- LinkedIn articles: Byline or have company ambassadors (leadership) byline short articles to be published on LinkedIn.
- Advertising: If budgets permit, consider boosting your posts with LinkedIn advertising.
Educating your government customer in a targeted manner by creating content that addresses their specific challenges, in formats they prefer to learn from, and marketing that content in areas/platforms that they are more likely to visit, can only help increase the likelihood of consideration during the procurement process.
Mark Amtower has been advising federal contractors of all sizes on the best practices for marketing to the federal government since 1985. Most recently he has focused on social selling, differentiation, building the SME platform and content marketing. He is the author of several books, has hosted a weekly show on the Federal News Network for 14 years, and has been a contributing writer to Washington Technology for 12 years. He is a frequent speaker at industry events. Connect with Mark on LinkedIn.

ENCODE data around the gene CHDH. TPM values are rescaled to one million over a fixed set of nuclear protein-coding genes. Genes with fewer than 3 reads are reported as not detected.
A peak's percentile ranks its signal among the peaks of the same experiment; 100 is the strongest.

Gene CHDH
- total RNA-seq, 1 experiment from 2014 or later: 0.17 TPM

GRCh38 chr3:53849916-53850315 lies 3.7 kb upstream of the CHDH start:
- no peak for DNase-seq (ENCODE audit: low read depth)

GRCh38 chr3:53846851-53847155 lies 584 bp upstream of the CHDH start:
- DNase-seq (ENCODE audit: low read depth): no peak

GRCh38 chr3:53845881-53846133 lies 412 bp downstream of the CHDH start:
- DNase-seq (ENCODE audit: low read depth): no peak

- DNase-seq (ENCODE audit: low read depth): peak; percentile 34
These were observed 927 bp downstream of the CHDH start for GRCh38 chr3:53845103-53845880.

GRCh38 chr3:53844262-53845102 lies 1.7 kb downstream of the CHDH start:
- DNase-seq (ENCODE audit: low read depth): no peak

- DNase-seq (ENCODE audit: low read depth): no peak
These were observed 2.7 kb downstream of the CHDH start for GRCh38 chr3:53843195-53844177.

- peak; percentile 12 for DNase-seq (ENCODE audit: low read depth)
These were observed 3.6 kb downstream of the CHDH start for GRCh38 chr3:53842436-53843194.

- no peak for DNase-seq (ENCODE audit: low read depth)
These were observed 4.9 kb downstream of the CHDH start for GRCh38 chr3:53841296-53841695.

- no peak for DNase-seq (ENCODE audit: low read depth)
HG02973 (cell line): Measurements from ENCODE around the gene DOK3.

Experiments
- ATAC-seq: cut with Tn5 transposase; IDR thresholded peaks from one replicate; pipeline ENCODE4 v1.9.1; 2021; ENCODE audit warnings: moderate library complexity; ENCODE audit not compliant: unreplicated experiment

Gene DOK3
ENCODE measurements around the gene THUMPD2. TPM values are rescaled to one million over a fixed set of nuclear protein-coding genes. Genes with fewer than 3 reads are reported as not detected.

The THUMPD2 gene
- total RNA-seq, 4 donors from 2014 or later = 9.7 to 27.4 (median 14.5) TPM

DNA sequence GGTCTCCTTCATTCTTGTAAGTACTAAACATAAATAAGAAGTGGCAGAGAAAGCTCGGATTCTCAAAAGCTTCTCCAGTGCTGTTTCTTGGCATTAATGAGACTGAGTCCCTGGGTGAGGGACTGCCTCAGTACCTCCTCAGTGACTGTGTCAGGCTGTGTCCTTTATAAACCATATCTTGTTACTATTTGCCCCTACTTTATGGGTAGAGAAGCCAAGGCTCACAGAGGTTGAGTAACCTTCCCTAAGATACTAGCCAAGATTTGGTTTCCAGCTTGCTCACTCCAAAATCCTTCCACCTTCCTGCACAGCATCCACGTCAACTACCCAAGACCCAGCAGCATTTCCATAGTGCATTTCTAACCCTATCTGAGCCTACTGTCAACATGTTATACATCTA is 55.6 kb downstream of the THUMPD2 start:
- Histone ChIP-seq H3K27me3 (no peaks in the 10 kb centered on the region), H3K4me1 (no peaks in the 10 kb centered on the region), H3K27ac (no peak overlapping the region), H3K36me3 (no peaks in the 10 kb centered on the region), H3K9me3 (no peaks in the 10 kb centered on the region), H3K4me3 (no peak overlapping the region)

From the Desk of Aaron Heffron, President Market Connections, Inc.
While many of us remember fondly as a kid hearing, “Yes, Virginia, there is a Santa Claus,” we all need to remember, “yes, folks, there will be a federal market after COVID.” Setting aside the debate of when the “after” is a reality, it is not too soon to start thinking about how to position your company to emerge from quarantine stronger and ready for action. You can do this by developing and implementing a marketing plan that accounts for the market realities while it hedges against market uncertainty.
Here are FOUR marketing areas affected by COVID-19 you should reevaluate: